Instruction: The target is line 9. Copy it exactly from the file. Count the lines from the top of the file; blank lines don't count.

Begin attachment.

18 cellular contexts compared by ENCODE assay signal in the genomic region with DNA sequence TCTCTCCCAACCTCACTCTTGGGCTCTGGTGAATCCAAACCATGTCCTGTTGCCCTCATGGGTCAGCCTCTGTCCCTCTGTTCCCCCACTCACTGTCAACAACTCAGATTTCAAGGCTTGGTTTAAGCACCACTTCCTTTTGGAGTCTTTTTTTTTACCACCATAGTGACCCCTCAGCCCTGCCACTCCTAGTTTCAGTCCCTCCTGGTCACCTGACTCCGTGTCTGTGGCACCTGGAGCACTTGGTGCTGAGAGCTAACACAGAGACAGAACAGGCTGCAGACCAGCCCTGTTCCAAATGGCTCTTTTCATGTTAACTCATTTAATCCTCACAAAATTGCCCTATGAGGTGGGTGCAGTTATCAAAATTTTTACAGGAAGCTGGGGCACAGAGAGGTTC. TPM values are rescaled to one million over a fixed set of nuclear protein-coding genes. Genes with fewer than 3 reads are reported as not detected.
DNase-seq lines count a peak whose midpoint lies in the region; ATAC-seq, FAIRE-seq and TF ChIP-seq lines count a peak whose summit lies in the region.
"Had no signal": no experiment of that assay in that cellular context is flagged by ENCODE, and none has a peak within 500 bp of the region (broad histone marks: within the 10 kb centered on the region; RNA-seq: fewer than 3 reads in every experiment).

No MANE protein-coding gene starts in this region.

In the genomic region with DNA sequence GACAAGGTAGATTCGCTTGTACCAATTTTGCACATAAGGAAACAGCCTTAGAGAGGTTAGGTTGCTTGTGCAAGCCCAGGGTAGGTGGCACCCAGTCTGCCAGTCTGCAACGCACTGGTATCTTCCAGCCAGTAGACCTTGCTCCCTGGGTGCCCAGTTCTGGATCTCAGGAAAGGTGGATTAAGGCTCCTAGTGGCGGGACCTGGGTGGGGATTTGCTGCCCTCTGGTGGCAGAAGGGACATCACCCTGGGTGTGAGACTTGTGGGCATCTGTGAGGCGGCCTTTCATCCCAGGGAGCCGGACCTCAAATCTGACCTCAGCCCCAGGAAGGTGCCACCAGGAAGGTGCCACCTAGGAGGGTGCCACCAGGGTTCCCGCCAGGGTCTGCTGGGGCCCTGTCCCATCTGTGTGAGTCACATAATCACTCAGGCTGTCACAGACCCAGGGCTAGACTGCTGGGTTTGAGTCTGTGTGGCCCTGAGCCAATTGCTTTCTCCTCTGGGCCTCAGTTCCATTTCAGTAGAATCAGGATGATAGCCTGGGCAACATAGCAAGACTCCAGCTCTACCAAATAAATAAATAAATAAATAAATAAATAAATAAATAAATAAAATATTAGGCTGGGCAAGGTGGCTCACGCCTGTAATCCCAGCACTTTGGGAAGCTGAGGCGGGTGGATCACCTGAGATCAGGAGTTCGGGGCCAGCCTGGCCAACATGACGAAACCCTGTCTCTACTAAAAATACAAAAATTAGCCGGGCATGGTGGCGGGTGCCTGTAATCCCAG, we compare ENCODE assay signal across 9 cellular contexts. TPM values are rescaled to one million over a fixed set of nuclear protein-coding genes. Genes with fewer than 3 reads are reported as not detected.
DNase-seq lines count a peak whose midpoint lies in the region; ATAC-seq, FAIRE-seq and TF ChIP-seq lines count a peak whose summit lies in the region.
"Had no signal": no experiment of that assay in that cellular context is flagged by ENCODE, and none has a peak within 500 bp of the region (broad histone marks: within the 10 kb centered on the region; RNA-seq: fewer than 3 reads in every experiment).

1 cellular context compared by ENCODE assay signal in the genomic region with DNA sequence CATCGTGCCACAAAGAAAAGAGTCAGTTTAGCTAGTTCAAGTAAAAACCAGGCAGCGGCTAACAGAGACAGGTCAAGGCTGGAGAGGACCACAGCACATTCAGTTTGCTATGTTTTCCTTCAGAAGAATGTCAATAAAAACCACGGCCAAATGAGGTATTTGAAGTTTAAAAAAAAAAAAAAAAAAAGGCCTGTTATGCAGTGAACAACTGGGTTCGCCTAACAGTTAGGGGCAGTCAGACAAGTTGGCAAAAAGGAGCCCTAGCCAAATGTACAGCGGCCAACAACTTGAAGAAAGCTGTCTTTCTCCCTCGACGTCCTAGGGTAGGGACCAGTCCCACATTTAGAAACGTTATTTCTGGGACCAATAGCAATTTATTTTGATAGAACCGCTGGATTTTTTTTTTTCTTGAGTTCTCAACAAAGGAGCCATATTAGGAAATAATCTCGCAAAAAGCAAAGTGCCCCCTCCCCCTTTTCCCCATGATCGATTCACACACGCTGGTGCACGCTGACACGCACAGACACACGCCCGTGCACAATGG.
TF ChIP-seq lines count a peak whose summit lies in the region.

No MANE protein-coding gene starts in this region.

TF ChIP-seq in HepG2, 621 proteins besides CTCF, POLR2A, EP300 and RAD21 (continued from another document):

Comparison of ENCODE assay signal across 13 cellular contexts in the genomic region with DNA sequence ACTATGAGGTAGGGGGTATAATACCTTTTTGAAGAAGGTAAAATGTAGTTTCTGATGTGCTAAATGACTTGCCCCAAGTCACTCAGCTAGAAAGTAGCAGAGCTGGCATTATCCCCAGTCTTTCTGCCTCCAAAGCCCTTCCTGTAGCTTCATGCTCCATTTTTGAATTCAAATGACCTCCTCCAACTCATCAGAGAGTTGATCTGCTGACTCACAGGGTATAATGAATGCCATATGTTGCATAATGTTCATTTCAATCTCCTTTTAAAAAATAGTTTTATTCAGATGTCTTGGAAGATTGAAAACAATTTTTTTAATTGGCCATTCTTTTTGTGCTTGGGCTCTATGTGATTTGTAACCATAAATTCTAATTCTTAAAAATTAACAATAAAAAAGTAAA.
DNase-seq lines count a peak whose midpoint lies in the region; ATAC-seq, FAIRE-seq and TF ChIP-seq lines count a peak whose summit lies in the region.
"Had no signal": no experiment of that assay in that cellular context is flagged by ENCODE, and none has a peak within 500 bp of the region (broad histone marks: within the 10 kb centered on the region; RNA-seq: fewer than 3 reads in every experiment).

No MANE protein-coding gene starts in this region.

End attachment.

TF ChIP-seq lines count a peak whose summit lies in the region.